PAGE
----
The first time I ever had Limoncello was with my old friend Robco, who invited me to his brothers then-new restaurant, Via Tribunali on Seattle’s Capitol Hill. I will never forget when that canary yellow chilled liquid perfection first touched my lips and entered my soul.
Traditionally, Limoncello is a digestivo, an after-dinner liqueur to help with digestion and prepare us for dessert or post-dinner espresso. Very few people in the US, it seems, know of Limoncello’s powers…so I am going to share a homemade version with all of you here, just in time for the holidays. Pay special attention to the amount of time you have to let it sit, between batches.
This particular post is updated from a previous one as I was once again inspired to share from my recent trip to Cyprus. Meeting Remi Arnaud, and his lovely family for lunch on the Greek Orthodox Easter Sunday for a lunch of grilled lamb steaks, “Israeli Salad” (mixed greens, lots of herbs and tzatiki dressing with toasted pita chips), baked rosemary-garlic fingerling potato fries, and lost of great Cypriot wine. After lunch, Remi brings out a bottle of yellowish liqueur. Immediately I figure it has to be my favorite post-dinner drink, limoncello, but nope, it is something AT LEAST as good if not better! This liqueur is called Genepi, and is an herbal liqueur made of the leaves of a plant found only in the Alps. With hints of chamomile, and a touch of citrus, it was dangerously delicious. It was so delightful, I decided I must repost the Limoncello recipe for the summer, that way you can be sipping on the cloudy, canary-yellow liqueur into our long summer.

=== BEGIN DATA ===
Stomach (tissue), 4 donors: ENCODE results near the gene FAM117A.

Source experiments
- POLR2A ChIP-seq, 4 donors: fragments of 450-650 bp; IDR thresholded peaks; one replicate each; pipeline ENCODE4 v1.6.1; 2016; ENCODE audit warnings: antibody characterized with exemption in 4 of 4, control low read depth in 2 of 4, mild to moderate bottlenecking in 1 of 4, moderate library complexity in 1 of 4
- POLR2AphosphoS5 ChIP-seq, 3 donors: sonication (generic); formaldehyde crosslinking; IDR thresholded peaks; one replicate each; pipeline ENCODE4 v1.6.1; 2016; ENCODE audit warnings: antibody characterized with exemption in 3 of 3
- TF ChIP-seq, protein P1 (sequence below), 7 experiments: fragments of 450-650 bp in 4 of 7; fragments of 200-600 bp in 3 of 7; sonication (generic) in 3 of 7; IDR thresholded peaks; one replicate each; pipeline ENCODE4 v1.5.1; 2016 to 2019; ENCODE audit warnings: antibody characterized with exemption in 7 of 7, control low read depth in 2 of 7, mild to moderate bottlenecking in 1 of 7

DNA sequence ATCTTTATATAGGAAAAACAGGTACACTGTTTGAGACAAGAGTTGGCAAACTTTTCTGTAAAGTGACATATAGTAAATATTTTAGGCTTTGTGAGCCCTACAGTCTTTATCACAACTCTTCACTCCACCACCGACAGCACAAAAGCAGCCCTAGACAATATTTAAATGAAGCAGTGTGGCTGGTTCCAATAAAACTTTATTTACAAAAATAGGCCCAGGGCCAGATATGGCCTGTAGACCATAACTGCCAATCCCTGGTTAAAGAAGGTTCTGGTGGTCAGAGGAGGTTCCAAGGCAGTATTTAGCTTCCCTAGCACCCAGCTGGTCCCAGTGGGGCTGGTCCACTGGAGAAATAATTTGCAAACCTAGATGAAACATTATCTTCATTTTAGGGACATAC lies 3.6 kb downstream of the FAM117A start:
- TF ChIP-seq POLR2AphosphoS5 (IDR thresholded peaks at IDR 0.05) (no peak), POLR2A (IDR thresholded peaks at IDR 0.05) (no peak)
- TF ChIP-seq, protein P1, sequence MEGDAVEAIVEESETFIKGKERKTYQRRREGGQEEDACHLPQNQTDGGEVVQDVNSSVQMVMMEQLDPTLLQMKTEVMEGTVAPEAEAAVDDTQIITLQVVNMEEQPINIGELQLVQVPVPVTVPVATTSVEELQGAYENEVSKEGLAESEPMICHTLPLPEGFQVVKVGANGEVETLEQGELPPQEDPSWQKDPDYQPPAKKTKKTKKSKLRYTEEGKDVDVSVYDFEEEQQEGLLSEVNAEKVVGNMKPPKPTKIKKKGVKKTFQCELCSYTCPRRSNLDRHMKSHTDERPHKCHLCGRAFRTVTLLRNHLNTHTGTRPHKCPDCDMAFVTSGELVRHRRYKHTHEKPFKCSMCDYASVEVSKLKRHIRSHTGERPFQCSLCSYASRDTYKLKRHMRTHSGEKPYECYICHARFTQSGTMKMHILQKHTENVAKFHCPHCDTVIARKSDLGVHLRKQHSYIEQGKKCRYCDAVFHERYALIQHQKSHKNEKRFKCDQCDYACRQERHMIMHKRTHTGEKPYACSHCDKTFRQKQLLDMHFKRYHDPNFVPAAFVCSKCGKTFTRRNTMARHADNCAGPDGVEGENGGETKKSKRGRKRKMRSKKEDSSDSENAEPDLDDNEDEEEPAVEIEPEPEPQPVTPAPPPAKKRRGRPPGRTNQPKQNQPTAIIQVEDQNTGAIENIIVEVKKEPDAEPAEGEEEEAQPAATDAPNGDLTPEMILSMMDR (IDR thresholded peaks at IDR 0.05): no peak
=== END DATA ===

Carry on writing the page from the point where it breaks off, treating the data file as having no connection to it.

Enjoy by itself in a cordial glass, or as an Amalfi Tonic (1 ounce limoncello, 1 ounce gin or vodka, 2 ounces tonic, splash of cranberry juice)!